Ludwig Vordermayer | German, 1868-1933
Ludwig Vordermayer, born in Munich on 25 December 1868, came from an artistic family. His father was the sculptor Hans Vordermayer (1841–88), who specialised in woodcarving. Hans created religious figures and interior decoration and taught at the school for carving and sculpting in Partenkirchen in Bavaria. Hans had two brothers: Rupert (1843–84) was a painter, while Mathias (1850–94) was also a sculptor, working in wood and marble. Mathias moved to Berlin in 1878 and became the most successful of the three brothers. He got involved in prestigious projects such as sculpting several figures for the Reichstag, the new seat of government in Berlin, erected between 1884 and 1894. Possibly it was due to Mathias that Ludwig moved to the German capital some years later as well.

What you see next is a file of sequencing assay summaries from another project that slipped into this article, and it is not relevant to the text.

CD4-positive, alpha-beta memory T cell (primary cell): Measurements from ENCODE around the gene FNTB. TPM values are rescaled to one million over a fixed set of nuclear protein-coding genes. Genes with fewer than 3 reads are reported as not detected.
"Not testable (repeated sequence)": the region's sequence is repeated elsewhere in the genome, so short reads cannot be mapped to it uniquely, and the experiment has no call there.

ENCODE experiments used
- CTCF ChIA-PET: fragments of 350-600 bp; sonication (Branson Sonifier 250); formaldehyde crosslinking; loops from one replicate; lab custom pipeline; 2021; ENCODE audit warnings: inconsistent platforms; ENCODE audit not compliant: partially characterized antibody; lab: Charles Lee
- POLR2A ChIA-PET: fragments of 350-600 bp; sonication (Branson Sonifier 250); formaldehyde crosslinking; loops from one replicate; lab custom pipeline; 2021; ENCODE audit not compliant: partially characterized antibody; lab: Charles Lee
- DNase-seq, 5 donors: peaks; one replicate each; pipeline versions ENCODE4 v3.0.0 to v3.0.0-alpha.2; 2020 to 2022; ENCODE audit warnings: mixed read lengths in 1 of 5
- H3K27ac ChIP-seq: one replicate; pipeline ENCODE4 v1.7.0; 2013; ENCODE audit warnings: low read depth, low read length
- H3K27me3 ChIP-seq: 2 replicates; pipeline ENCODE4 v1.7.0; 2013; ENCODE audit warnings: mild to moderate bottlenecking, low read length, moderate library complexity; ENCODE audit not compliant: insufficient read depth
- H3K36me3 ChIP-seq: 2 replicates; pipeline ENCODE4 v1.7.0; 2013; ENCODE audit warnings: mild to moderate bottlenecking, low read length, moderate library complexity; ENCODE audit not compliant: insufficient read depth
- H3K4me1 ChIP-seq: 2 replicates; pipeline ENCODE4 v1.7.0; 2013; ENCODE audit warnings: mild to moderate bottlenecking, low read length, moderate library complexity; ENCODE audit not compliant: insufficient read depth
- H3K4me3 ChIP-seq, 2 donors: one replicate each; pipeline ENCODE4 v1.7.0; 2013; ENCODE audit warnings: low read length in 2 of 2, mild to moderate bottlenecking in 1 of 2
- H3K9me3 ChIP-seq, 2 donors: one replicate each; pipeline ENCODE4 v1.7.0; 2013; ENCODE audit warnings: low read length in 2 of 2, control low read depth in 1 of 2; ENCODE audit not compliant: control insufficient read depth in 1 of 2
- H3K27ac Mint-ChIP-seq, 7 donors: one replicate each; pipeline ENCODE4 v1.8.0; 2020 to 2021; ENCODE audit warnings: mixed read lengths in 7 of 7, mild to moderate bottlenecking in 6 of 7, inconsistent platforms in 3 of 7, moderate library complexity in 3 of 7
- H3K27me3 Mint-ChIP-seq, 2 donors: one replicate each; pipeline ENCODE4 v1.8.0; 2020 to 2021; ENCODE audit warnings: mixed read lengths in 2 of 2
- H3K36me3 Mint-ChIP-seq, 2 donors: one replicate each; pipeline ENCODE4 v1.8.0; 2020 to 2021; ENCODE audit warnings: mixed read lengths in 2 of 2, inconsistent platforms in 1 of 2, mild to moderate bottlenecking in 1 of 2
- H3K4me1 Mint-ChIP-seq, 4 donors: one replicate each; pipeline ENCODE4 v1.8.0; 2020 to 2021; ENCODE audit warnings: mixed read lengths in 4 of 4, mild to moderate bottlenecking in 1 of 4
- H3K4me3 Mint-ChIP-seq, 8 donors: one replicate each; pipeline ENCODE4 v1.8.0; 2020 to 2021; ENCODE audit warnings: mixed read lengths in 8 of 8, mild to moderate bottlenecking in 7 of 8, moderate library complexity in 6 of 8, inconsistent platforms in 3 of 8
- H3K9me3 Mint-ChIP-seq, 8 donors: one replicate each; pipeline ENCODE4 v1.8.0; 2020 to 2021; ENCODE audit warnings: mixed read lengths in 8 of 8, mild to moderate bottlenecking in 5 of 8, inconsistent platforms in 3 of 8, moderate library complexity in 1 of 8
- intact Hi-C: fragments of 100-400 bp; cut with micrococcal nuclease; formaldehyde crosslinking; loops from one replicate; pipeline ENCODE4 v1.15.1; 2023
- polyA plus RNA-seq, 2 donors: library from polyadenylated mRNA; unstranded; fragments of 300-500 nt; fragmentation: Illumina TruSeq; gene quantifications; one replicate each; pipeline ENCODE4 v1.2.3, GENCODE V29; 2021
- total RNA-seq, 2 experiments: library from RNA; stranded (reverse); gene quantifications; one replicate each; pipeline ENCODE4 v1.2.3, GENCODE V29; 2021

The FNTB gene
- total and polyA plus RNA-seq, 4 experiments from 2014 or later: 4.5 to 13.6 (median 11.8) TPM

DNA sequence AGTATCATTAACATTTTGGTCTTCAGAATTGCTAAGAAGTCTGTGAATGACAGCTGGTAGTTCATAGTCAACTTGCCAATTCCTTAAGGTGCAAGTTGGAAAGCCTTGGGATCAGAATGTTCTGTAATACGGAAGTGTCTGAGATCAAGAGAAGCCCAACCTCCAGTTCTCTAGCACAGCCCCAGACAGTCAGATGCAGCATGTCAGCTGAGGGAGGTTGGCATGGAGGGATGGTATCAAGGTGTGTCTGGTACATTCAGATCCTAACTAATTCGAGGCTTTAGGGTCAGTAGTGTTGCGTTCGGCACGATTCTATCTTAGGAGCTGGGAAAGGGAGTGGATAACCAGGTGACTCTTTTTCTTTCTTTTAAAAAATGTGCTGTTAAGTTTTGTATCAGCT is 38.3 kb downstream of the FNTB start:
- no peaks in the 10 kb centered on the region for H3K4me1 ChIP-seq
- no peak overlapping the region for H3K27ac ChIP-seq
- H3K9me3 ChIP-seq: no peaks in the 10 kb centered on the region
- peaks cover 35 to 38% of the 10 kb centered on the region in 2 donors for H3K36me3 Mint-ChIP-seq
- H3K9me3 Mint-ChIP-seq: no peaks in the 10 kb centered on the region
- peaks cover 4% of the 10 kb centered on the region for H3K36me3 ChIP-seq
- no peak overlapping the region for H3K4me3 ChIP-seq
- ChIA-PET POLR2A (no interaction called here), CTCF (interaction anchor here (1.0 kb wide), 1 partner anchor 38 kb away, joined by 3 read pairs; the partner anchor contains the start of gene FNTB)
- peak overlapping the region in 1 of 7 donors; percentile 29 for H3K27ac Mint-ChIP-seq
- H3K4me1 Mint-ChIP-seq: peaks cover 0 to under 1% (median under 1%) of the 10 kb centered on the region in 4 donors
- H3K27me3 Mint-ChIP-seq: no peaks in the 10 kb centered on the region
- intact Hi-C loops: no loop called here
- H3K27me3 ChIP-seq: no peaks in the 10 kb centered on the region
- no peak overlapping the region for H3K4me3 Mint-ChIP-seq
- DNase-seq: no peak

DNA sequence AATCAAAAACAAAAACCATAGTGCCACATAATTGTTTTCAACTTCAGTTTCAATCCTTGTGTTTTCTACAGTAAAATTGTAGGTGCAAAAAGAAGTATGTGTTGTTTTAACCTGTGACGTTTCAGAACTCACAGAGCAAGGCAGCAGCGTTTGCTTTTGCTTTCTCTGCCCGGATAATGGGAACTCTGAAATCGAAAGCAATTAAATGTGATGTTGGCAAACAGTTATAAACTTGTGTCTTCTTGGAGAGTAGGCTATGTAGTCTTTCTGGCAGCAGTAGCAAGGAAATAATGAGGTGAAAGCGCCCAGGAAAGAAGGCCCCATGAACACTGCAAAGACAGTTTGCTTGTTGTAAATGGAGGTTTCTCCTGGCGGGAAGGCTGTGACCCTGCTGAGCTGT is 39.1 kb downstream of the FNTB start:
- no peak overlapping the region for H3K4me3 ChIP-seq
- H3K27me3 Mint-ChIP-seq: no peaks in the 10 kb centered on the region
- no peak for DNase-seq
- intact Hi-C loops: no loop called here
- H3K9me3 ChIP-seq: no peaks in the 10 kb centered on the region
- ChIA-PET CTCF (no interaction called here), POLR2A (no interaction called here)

Vordermayer attended the school of the museum for applied arts in Berlin from 1888 to 1890. He then worked in the studio of the sculptor Peter Breuer, and became from 1891 to 1894 a student of Karl Begas, the youngest brother of the famous sculptor Reinhold Begas. Vordermayer began to exhibit his works at the Grosse Berliner Kunstausstellung, the Berlin salon, in 1893, and also regularly showed at the annual exhibition at the Glaspalast in Munich. In 1900 he became a member of the Verein Berliner Künstler, the most important artists’ society in Berlin at the time. Most of his works are realistic animal sculptures, but he also modelled portrait busts and genre figures as well as funerary and memorial sculptures, the majority cast in bronze. Kaiser Wilhelm II apparently valued and supported his work. Among Vordermayer’s best-known sculptures are figures of a cockerel from 1903, a nude warrior with a spear standing next to his horse, which he modelled in 1905, and several individual ravens from 1909. Both the Nationalgalerie in Berlin and the Kunsthalle Hamburg own casts of the cockerel and one raven. Among Vordermayer’s most ambitious and most prominent works are two life-size sculptures of an elk which he created for the East Prussian cities of Gumbinnen and Tilsit (now Gusev and Sovetsk, in Russia) in 1910/1911. He died on 20 June 1933 in his home city of Munich.